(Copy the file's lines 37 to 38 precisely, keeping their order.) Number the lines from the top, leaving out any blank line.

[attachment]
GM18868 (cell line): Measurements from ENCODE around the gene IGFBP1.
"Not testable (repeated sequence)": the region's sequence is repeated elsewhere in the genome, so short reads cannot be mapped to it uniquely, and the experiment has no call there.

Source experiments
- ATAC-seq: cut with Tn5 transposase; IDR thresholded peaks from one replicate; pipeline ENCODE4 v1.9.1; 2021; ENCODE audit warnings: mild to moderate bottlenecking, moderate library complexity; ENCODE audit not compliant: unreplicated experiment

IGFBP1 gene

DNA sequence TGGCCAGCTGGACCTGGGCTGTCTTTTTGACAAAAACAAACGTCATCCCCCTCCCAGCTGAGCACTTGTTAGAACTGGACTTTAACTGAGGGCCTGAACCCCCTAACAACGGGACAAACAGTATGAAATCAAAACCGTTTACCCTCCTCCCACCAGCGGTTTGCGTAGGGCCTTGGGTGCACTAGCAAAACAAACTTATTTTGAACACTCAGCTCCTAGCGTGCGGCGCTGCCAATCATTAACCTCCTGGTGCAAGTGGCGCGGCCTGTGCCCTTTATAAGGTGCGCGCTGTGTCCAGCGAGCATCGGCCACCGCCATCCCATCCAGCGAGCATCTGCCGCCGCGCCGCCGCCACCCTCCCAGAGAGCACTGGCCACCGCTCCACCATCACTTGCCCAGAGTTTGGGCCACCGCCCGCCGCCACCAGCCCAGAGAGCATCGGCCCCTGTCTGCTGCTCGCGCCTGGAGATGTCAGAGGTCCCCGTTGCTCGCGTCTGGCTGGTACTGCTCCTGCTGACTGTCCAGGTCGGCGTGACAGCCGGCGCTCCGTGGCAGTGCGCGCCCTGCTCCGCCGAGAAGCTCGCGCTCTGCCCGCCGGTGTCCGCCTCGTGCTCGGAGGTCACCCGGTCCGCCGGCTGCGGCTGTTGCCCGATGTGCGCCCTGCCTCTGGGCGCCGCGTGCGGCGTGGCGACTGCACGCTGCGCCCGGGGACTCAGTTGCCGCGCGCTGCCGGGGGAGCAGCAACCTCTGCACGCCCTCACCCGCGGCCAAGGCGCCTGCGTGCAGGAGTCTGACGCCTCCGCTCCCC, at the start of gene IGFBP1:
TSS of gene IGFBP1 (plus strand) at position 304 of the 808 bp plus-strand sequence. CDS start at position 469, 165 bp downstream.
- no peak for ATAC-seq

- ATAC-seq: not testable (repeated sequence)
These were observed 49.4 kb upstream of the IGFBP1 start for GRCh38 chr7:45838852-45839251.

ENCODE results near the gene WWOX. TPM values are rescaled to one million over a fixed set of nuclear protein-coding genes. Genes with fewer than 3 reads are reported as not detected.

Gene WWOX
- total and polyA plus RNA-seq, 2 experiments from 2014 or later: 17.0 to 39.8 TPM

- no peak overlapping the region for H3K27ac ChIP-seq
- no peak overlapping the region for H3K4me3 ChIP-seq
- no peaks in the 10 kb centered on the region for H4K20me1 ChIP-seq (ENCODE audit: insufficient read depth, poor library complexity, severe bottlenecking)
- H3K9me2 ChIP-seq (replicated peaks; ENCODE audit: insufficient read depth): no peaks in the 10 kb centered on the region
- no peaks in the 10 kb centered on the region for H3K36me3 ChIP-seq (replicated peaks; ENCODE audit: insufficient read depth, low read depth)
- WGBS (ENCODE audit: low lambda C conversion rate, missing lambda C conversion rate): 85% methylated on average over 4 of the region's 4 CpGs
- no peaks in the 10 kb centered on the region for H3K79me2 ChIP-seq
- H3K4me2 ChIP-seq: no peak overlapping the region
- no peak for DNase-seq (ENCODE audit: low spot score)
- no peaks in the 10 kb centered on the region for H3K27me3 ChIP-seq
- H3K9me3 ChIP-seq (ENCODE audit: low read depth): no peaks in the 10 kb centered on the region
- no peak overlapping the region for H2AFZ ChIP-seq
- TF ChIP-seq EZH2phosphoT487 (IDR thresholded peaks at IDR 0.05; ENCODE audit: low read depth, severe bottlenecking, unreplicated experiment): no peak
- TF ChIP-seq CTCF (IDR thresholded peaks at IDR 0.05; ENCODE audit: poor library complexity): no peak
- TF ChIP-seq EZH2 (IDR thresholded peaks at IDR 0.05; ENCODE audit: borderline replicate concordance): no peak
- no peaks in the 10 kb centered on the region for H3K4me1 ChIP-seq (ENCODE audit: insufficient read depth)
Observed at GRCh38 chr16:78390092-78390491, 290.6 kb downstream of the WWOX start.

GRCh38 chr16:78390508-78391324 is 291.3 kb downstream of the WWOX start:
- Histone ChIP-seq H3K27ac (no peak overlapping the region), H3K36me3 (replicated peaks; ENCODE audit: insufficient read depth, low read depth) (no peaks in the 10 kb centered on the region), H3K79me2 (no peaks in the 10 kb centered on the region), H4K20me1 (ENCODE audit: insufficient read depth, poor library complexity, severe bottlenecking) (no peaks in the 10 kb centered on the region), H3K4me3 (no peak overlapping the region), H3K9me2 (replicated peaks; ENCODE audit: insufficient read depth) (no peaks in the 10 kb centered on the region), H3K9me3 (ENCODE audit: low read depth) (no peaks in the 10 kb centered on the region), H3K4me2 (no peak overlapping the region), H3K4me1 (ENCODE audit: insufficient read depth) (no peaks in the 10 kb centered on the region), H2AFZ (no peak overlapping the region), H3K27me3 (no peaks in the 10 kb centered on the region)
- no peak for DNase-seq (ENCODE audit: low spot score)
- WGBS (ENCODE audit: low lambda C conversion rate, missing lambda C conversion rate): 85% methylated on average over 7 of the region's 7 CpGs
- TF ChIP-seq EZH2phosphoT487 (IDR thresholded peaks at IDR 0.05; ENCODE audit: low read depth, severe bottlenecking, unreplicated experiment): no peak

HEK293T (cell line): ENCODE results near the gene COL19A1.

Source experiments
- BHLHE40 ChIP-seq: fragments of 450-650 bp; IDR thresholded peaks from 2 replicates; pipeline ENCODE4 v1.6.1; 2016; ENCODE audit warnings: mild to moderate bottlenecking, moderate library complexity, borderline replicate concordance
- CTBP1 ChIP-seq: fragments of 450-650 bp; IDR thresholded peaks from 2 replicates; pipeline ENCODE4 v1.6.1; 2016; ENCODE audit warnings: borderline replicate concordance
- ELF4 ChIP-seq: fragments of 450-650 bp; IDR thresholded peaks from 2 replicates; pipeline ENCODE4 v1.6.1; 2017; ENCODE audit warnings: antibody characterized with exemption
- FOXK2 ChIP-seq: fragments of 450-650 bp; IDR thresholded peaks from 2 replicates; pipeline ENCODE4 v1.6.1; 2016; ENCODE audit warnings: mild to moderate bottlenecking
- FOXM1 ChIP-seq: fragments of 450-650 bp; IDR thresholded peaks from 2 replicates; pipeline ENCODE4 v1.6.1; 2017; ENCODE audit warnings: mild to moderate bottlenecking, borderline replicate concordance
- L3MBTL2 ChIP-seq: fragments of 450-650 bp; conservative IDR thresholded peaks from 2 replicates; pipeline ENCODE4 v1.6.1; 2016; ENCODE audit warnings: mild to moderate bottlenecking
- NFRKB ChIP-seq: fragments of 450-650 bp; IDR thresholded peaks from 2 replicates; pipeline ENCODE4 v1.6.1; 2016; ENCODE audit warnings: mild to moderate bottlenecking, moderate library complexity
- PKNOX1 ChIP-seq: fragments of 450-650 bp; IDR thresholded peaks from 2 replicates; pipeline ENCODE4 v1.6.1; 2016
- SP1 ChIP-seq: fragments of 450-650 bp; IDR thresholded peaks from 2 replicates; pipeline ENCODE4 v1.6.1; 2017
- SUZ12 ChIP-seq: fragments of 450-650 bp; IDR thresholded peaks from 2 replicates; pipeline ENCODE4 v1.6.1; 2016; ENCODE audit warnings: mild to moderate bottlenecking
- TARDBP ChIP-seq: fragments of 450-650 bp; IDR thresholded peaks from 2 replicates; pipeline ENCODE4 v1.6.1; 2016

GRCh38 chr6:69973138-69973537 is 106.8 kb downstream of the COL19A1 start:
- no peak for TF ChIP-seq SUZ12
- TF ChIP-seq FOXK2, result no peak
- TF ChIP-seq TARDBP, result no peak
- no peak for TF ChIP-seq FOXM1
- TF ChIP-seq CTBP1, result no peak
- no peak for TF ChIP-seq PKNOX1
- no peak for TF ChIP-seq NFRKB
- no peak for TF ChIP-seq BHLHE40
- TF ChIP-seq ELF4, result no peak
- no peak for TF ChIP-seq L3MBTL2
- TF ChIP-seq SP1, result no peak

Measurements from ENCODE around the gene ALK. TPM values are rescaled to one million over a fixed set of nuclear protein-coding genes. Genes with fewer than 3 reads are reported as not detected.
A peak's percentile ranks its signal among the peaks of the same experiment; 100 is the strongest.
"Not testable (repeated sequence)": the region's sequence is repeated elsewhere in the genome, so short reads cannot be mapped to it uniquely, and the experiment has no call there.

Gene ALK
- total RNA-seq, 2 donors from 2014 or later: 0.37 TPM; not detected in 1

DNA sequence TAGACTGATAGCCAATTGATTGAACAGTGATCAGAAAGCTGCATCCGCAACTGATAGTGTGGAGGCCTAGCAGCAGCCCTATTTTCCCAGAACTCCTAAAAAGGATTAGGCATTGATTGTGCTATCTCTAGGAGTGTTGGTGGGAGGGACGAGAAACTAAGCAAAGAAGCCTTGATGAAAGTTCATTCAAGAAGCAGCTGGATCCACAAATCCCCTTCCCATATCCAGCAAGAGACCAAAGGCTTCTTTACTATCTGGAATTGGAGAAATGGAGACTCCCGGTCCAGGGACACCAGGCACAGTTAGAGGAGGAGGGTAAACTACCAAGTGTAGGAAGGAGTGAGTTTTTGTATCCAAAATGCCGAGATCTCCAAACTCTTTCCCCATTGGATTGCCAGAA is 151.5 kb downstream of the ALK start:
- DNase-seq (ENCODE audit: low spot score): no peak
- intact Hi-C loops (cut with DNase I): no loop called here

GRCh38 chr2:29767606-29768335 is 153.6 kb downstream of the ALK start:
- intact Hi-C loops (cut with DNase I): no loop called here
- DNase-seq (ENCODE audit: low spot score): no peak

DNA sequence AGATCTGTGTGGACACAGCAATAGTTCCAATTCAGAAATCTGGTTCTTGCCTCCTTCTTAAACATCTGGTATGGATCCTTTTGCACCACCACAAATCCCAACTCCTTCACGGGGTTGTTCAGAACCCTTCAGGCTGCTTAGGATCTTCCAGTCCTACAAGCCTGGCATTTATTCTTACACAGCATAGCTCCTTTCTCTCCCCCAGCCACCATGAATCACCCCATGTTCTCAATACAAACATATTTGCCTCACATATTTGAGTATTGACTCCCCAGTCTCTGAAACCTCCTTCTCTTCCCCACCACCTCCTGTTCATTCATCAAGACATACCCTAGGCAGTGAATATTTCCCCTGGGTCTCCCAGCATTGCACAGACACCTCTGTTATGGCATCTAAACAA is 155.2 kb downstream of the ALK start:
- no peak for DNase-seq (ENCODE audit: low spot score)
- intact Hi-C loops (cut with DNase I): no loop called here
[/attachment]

Source experiments
- BHLHE40 ChIP-seq: fragments of 450-650 bp; IDR thresholded peaks from 2 replicates; pipeline ENCODE4 v1.6.1; 2016; ENCODE audit warnings: mild to moderate bottlenecking, moderate library complexity, borderline replicate concordance